Viral vectors are tools commonly used by molecular biologists to deliver genetic material into cells. Competing for survival, viruses have developed capabilities to evade and enter host cells through different mechanisms.
The use of viral delivery methods is mimicking a virus infection. But instead of causing the host (that’s us) from falling sick, it delivers a modified functional gene and thereby replacing missing or defective genes. The image below provides explains the viral entry process into a cell.
Five of the most common viruses used for gene delivery are listed in the image below. These are viruses with which multiple labs, pharma, and other research organizations work. It is important to ensure that CDMOs have the capability or are willing to work with your virus as they will eventually need to be manufactured for distribution.
The below table was taken from Thermo Fisher Scientific (TMO) a well-known CDMO provider. You can read our deep dive on TMO here.
Using Ashanti’s case as an example, in this case, a retrovirus was used for delivery. The viral vector (disabled virus) is the 'car' used to transport the 'cargo' (ADA gene) into the patient's T cells ex-vivo (outside of the body).
After administration of the therapy, the viral carrier enters the cells and deposits the functional gene sequence into the nucleus of the target cells. This allows for the long-lasting expression of the ADA gene and the cells will continue to harbor a functional gene sequence. The genetically modified T cells then form part of the T memory repertoire (think of this like a computer backup, which can be accessed to copy the original file) which allows the body to continue to produce functional T cells, for up to 12 years.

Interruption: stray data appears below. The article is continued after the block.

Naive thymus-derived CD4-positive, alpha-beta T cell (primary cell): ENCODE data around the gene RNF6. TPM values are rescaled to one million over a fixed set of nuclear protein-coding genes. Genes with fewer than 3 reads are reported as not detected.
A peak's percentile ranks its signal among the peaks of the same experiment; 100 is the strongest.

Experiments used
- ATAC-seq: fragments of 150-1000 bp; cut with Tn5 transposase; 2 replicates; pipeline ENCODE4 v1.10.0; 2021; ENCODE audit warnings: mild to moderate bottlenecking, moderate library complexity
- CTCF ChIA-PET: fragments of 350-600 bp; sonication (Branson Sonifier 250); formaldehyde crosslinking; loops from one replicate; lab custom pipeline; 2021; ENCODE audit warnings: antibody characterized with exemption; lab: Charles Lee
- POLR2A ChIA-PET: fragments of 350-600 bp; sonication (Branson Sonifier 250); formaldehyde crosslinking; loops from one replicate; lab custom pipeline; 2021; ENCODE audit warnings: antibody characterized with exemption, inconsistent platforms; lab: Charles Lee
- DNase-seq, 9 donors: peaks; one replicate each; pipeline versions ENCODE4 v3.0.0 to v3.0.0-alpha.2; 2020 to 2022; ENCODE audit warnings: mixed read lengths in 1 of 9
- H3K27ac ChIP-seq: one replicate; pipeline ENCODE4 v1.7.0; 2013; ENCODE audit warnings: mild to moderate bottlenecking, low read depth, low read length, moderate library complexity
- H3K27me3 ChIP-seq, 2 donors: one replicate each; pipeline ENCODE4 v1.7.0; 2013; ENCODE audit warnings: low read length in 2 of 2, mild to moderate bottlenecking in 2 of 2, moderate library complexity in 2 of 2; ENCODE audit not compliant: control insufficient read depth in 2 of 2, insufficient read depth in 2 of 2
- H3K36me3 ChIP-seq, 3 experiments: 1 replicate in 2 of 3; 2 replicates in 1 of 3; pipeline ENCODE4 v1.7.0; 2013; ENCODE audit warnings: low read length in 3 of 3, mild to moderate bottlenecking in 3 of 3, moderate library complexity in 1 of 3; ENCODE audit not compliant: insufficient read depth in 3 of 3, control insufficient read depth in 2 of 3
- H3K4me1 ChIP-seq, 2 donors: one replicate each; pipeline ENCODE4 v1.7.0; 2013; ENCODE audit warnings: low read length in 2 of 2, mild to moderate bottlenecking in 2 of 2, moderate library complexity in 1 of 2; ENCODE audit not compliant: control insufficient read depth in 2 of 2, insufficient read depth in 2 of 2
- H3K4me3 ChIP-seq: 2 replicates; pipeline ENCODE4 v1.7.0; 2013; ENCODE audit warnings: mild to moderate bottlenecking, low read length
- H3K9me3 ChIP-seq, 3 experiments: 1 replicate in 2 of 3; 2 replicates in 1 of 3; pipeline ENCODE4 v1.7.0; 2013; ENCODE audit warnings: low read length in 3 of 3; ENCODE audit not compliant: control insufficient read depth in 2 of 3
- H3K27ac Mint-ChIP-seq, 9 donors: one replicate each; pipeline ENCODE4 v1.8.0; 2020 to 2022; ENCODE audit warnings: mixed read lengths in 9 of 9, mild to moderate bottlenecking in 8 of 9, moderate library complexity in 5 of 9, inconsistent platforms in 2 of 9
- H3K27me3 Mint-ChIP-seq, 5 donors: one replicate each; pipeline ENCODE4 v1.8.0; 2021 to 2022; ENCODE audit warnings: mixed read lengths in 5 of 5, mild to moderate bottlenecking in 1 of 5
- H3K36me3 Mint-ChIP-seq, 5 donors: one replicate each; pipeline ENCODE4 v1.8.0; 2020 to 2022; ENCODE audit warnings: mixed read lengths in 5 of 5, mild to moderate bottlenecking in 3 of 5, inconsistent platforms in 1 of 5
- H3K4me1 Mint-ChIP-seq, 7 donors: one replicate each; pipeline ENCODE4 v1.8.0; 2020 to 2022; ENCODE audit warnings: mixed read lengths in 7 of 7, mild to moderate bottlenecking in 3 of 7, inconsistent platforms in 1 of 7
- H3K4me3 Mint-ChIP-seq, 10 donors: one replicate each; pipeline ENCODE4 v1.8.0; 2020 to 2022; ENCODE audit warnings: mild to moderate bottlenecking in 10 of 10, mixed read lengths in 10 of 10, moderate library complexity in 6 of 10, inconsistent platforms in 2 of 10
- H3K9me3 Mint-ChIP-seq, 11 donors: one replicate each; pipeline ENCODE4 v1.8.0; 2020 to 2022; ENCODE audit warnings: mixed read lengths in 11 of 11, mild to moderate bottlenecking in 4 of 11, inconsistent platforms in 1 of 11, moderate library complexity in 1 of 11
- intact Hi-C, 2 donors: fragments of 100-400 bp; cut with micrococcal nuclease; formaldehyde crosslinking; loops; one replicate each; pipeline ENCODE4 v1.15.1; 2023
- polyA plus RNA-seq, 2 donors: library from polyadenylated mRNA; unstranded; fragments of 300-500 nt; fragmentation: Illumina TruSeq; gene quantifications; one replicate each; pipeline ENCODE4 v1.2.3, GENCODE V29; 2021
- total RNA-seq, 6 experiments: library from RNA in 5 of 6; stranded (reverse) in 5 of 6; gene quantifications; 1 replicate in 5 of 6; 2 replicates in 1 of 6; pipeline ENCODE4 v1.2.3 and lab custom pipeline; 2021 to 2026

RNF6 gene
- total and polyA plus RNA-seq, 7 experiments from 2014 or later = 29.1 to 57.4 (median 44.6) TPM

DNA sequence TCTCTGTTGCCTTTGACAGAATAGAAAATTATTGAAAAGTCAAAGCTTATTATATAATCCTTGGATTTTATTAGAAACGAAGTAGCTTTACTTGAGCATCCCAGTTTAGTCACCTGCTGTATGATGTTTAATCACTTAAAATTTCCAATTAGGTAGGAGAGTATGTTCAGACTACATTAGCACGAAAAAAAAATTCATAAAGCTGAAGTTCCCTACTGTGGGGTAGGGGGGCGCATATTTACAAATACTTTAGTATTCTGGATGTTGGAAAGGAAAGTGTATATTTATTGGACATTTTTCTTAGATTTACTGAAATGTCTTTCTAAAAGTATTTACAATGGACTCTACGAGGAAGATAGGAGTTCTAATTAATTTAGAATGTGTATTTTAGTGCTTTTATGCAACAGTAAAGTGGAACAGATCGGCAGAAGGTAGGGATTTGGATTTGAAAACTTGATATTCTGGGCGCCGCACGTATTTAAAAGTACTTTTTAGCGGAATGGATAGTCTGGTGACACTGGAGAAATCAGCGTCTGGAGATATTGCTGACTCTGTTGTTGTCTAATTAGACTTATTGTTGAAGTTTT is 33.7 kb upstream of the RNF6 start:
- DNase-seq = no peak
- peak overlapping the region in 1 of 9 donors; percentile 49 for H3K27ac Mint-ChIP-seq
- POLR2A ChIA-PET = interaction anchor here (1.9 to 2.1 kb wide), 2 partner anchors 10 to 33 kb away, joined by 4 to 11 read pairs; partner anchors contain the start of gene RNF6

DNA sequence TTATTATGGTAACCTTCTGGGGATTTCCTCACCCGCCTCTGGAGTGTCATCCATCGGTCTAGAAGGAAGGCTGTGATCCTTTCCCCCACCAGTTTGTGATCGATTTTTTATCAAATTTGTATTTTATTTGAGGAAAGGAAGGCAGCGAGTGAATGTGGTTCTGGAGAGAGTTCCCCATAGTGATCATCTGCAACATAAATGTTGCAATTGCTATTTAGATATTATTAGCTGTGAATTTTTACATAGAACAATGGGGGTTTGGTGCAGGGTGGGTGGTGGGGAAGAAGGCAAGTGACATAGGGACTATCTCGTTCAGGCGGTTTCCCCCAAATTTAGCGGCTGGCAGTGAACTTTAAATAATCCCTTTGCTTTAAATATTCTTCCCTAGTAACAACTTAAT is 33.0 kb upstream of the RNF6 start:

Another example of a viral vector is the lentivirus. Lentiviruses are a subtype of retroviruses. The main difference between lentiviruses and retroviruses is that lentiviruses are capable of infecting both non-dividing and actively dividing cell types, while retroviruses can only infect actively dividing cells. In adults, most cells, such as myocytes, adipocytes, skin cells, and neurons, are non-dividing, i.e. terminally differentiated. As such the right type of virus must be picked depending on the target cells.
After almost two decades following Jesse Gelsinger's death, two of the lentiviral-delivered gene therapies were granted FDA approval. Bluebird bio’s (NASDAQ: BLUE) betibeglogene autotemcel (beti-cel) for severe β-thalassemia in August, followed by elivaldogene autotemcel (eli-cel) for cerebral adrenoleukodystrophy (CALD) in September 2022.
The image below shows how Bluebird bio’s beti-cel therapy is prepared.
One of the major drawbacks of both retroviral viruses and lentivirus is that they can integrate at random sites (although there is a 'hot spot' site where integration occurs more frequently). This means they can insert the genetic material which was delivered at a site that potentially disrupts a functional gene. This will lead to the loss of functional production of the protein (you just created a new problem for yourself) and can even cause cancer. The image below gives you a visual look at the integration process.
To bypass the potential for random integration, the researcher exploited and developed another delivery method using an adenovirus-associated virus (AAV).
Lab-engineered AAVs are non-integrating and additional manipulations to the virus shell ('capsid') can be made to improve the tissue-specificity ('tropic') of AAV. To be honest, I have chatted with friends working with AAV, they told me that although AAV is advertised to be non-integrating, there is a low but detectable level of integration. But as AAV integrates at a very specific site in the human genome, termed the 'AAVS1', the chance of disrupting a currently functional gene or cancer is rather low.
In 2017, Spark Therapeutics' Luxturna (RPE65 mutation-induced blindness) and Novartis' (NYSE: NVS) Kymriah (chimeric antigen receptor T cell therapy, CAR-T) were the first two AAV-based gene therapies to gain FDA approval.
In the last decade, a variety of non-viral methods such as lipid nanoparticles (LNP) and extracellular vesicles have also been developed.
The mRNA SARS-Cov2 COVID vaccines developed by Pfizer (NASDAQ: PFE) and Moderna (NASDAQ: MRNA) are both encapsulated in LNPs. Without an LNP, mRNA will get degraded in our bloodstream before it can reach its target cell. The image below provides a graphical explanation.